However, in the presence of anesthesia, standing and walking throughout labor is challenging—if not impossible. Turning off the body’s pain receptors requires disconnecting our nerve endings from our perceptions, a process that can remove our ability to move, to remember what happened or both. Anesthesia works by blunting our most fundamental instincts.
This dilemma places our desire for comfort at odds with our desire for control.
During the mid-19th century, childbirth wasn’t an event that many women were eager to actively experience. Under desperate circumstances, physicians were often called upon to surgically rescue deliveries using brute force—to place metal forceps on the baby’s head while still in the birth canal, and to strenuously pull. Even for the steeliest mothers, holding still would have been impossible.
By contrast, inhaling chloroform, an early anesthetic, would instantly drop them into a “dreamlike” state, limp and silent, awakening hours later, peacefully, and with little memory of what had happened.
Chloroform was widely welcomed, even garnering an endorsement from Queen Victoria herself, who called it “blessed.” But the crude method of administering it—inhaling vapors from a rag—led to dangerously uneven dosing. If too little was given, the woman would remain awake and in pain. Yet if too much was given, they could permanently stop breathing. As anesthesia became commonplace, many overdosed and died.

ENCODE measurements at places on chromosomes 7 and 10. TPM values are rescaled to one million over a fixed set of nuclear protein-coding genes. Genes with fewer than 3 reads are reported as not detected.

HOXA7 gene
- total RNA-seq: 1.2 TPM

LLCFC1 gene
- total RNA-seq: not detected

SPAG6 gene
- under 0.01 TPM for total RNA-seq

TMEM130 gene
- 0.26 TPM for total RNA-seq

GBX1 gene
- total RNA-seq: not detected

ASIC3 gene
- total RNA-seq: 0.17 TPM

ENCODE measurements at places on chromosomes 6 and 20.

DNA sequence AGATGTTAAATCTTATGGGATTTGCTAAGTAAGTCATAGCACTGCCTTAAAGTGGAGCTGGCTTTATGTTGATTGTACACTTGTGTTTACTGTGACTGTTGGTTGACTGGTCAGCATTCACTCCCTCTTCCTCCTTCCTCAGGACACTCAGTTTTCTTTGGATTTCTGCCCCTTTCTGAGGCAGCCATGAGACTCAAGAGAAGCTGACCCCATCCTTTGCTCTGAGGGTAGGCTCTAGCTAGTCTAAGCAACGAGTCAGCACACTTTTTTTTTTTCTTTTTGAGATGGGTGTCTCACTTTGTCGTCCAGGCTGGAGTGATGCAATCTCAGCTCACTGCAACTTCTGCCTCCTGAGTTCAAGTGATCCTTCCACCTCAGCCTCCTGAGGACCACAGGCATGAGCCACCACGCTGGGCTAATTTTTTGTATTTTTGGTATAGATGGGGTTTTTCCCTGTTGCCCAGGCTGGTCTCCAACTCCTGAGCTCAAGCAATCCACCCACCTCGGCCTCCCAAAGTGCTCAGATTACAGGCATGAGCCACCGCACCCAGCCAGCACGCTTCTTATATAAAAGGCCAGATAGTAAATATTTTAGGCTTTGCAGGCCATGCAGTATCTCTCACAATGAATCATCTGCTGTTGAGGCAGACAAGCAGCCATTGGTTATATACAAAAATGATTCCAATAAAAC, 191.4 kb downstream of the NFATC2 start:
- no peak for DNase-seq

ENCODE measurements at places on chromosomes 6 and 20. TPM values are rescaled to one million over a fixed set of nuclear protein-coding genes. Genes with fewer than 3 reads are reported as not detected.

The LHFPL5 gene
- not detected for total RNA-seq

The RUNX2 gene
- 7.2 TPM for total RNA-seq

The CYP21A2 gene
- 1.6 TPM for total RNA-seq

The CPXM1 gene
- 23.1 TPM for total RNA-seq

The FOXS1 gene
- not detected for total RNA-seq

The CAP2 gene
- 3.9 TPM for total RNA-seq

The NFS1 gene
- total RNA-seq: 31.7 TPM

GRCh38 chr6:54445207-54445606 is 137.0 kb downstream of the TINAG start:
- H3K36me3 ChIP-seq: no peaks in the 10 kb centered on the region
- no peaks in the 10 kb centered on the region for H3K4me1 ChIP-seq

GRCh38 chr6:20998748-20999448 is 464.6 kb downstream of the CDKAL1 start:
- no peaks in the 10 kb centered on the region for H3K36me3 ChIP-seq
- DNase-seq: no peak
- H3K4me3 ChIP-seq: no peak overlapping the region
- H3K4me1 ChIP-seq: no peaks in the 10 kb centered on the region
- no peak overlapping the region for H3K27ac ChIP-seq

A solution to this problem arrived in the early 20th century. The same effects of inhaled anesthesia could be achieved with a combination of morphine and scopolamine, which are intravenous medications that could be carefully measured in a syringe. This new form of injectable anesthesia was alluringly marketed to pregnant women as “twilight sleep.” And by the 1930s, it became the default approach to childbirth in the United States.
Cruelty in Maternity Wards
Then, in 1958, the Ladies Home Journal published a disturbing expose called “Cruelty in Maternity Wards.” In a series of letters, American nurses provided direct accounts of laboring women being left alone for hours, strapped down to beds, crying “violently,” and involuntarily writhing against the restraints. At that time, fathers and other family members weren’t allowed in birthing rooms to bear witness. Under heavy sedation, the memories of the mothers themselves were fuzzy.
The American public was horrified by these descriptions. Pregnant women wanted their voices back. They wanted the capacity to consent. They wanted more control.